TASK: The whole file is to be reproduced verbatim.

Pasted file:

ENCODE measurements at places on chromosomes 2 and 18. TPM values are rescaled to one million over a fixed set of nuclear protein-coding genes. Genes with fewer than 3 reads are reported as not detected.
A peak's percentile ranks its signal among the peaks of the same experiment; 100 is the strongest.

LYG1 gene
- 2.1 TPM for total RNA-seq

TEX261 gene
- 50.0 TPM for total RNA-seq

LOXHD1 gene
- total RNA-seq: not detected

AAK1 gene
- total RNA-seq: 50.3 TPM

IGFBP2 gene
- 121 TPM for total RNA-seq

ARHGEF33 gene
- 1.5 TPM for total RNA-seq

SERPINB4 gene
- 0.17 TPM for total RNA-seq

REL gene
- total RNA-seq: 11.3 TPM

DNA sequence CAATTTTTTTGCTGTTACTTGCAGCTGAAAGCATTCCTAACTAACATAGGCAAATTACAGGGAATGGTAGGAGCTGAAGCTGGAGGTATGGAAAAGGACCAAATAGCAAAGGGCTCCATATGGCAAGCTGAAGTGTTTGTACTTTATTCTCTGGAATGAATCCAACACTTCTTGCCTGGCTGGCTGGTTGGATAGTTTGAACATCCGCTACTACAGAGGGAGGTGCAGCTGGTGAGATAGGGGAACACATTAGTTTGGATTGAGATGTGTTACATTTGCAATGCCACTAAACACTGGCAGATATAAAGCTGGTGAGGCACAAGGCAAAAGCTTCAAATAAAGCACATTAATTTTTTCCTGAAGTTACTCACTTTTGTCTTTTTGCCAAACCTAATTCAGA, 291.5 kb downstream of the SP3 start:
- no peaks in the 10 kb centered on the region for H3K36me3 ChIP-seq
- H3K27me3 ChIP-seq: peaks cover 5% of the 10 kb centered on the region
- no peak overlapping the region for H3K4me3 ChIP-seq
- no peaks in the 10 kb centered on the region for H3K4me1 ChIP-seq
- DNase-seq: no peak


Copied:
ENCODE measurements at places on chromosomes 2 and 18. TPM values are rescaled to one million over a fixed set of nuclear protein-coding genes. Genes with fewer than 3 reads are reported as not detected.
A peak's percentile ranks its signal among the peaks of the same experiment; 100 is the strongest.

LYG1 gene
- 2.1 TPM for total RNA-seq

TEX261 gene
- 50.0 TPM for total RNA-seq

LOXHD1 gene
- total RNA-seq: not detected

AAK1 gene
- total RNA-seq: 50.3 TPM

IGFBP2 gene
- 121 TPM for total RNA-seq

ARHGEF33 gene
- 1.5 TPM for total RNA-seq

SERPINB4 gene
- 0.17 TPM for total RNA-seq

REL gene
- total RNA-seq: 11.3 TPM

DNA sequence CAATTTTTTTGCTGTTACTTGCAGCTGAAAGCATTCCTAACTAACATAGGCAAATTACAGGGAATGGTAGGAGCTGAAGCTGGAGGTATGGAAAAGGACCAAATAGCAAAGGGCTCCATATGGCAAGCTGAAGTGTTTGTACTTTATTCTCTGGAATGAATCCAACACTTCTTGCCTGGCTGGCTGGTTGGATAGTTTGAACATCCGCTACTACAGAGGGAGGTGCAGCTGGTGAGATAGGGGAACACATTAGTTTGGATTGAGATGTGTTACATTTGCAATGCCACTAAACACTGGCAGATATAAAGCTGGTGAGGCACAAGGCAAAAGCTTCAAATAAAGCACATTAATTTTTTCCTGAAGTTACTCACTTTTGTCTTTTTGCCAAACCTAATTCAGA, 291.5 kb downstream of the SP3 start:
- no peaks in the 10 kb centered on the region for H3K36me3 ChIP-seq
- H3K27me3 ChIP-seq: peaks cover 5% of the 10 kb centered on the region
- no peak overlapping the region for H3K4me3 ChIP-seq
- no peaks in the 10 kb centered on the region for H3K4me1 ChIP-seq
- DNase-seq: no peak